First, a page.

As I’ll discuss below the number of people under the poverty line does not represent how many of us are struggling financially, but only the people who are under an intentionally weak measurement of financial difficulty.
It’s good that we were identified and mentioned as we are so often uncounted, discounted, or ignored.
The Poor People’s campaign focuses on poverty and marginalized identities that are often forced into poverty, and the disabled community absolutely fits that definition.
Equitable education for disabled students
One of the goals within the document is to support student communities.
Guaranteeing accessible, diverse, safe, high-quality, equitable public education and accessible education infrastructure from pre-K–12 for all children, ensuring that higher education is free to everyone who wants to attend, and protecting and expanding public resources for students with disabilities.Third Reconstruction: Fully addressing poverty and low wages from the
bottom up. House Resolution for the 117th Congress, 1st session
Public education for people with disabilities shouldn’t be an issue, but ableism continues to exist, and too many programs are underfunded or poorly managed.
While all schools are now supposed to be accessible under the Individuals with Disabilities Education Act(IDEA), not all actually are.
Also, there are many other types of accommodations that students may need, and schools do not always do a good job of following through on those protections.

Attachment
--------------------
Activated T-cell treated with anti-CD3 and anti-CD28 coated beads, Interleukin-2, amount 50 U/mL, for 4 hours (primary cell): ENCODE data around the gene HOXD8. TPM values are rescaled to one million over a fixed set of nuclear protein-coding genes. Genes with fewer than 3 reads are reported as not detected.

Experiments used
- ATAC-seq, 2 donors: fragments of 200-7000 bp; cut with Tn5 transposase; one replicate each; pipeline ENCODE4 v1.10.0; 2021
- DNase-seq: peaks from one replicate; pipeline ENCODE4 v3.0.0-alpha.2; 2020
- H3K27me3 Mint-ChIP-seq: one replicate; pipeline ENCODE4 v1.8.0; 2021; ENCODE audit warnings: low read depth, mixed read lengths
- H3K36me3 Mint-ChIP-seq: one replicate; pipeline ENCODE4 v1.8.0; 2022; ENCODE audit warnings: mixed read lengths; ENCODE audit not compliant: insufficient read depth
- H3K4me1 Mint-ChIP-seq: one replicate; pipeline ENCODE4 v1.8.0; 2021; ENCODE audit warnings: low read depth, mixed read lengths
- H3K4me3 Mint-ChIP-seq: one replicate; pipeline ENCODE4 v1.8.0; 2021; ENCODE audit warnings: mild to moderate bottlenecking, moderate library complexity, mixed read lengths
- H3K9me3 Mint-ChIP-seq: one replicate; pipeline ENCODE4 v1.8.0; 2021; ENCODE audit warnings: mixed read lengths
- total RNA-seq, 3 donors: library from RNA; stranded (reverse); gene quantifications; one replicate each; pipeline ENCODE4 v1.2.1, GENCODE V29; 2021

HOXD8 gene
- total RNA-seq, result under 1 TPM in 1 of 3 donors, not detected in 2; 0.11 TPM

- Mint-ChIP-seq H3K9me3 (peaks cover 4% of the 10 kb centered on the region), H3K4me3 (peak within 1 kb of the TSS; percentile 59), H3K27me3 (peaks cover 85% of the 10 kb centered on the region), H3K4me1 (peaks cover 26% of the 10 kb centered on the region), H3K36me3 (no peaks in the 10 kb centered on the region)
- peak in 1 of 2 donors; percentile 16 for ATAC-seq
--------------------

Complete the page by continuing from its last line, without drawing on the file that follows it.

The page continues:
I recently saw a young man share his story of how the flourescent lighting in the temporary classroom he was in would trigger his seizures almost daily.
Due to the impacts of the seizures, his grades suffered tremendously, which prevented him from being eligible for any financial aid when he was applying for college the next year.
He was being awarded with funding so he could develop a collection of resources and supports for students with disabilities so they could advocate for themselves if their schools were practicing ableism as his had.
He also was developing a scholarship program specifically for fellow students whose grades had suffered due to their school’s ableism.
Less than a generation ago, schools were not required to be accessible, and many disabled people had incredibly substandard education if they were educated at all.
If we could ensure that all disabled children had full access to quality education, our community would experience many more opportunities – and many abled folks would be more likely to encounter disabled people during their education, potentially reducing ableism and stigma.